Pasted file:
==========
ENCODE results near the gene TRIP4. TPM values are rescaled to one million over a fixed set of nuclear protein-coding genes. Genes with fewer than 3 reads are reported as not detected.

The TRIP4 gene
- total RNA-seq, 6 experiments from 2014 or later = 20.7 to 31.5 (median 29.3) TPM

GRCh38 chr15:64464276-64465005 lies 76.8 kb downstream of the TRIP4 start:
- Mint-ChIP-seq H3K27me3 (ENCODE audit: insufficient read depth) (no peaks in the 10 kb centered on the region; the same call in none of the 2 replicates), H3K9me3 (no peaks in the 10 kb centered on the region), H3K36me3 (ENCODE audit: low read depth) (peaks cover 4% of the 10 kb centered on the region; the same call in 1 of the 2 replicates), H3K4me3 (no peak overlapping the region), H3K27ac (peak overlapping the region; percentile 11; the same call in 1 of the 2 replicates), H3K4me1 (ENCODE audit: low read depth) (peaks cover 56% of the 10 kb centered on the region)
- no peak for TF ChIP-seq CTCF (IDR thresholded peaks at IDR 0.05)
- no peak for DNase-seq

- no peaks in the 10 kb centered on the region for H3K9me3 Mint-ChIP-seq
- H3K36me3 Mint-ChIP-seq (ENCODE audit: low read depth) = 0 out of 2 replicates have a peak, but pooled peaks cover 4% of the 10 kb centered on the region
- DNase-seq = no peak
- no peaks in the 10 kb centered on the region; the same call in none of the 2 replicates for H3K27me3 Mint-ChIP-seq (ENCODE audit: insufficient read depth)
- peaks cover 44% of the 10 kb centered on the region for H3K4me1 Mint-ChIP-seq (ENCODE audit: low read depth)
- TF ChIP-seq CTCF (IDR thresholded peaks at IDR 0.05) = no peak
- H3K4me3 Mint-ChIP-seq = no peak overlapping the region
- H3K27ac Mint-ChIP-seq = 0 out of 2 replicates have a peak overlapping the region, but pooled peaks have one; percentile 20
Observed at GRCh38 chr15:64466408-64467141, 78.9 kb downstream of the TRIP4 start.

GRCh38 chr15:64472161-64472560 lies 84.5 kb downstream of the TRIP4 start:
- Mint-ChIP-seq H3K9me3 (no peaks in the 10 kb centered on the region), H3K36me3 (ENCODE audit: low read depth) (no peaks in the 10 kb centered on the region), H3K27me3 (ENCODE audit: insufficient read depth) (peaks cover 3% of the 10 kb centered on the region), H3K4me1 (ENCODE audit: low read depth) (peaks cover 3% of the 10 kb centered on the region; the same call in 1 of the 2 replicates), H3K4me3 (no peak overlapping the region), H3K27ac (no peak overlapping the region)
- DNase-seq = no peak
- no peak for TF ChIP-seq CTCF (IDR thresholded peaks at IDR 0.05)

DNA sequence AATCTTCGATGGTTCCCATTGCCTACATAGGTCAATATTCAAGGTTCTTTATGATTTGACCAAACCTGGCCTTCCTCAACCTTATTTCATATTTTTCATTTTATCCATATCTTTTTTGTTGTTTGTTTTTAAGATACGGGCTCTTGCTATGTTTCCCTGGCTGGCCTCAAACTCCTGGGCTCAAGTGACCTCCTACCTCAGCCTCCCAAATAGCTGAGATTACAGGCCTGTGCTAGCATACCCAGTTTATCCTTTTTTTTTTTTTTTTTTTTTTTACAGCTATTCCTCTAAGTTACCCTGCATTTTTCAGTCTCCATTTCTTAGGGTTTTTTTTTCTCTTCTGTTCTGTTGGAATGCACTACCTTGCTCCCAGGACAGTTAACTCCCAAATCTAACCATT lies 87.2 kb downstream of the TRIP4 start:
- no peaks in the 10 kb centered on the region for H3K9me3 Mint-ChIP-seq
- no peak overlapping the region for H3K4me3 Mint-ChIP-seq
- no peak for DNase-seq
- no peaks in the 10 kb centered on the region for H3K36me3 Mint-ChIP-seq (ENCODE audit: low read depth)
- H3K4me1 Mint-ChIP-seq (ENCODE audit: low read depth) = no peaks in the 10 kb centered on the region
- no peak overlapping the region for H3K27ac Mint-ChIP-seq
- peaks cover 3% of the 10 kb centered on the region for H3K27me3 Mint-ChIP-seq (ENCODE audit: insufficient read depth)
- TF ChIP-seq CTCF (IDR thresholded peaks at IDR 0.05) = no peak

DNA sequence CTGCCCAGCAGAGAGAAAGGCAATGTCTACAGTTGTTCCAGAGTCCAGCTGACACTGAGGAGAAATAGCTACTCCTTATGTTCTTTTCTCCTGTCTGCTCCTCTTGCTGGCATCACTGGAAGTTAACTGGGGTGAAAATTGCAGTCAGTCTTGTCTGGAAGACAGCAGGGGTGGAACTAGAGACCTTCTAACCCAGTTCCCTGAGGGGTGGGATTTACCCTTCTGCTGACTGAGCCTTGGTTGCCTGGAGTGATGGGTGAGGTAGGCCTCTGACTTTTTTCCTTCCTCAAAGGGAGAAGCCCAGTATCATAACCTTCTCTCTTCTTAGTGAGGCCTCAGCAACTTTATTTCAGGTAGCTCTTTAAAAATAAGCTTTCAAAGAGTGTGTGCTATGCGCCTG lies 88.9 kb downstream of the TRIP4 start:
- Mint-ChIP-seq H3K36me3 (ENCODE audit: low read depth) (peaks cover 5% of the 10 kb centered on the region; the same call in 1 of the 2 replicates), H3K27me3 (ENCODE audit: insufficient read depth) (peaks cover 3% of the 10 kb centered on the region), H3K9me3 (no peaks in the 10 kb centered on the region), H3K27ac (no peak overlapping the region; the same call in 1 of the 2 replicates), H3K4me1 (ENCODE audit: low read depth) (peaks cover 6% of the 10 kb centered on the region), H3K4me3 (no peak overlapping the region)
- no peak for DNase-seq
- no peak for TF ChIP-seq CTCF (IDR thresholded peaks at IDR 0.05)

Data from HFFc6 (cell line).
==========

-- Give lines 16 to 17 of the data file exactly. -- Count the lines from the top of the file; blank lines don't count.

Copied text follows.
Observed at GRCh38 chr15:64466408-64467141, 78.9 kb downstream of the TRIP4 start.

GRCh38 chr15:64472161-64472560 lies 84.5 kb downstream of the TRIP4 start: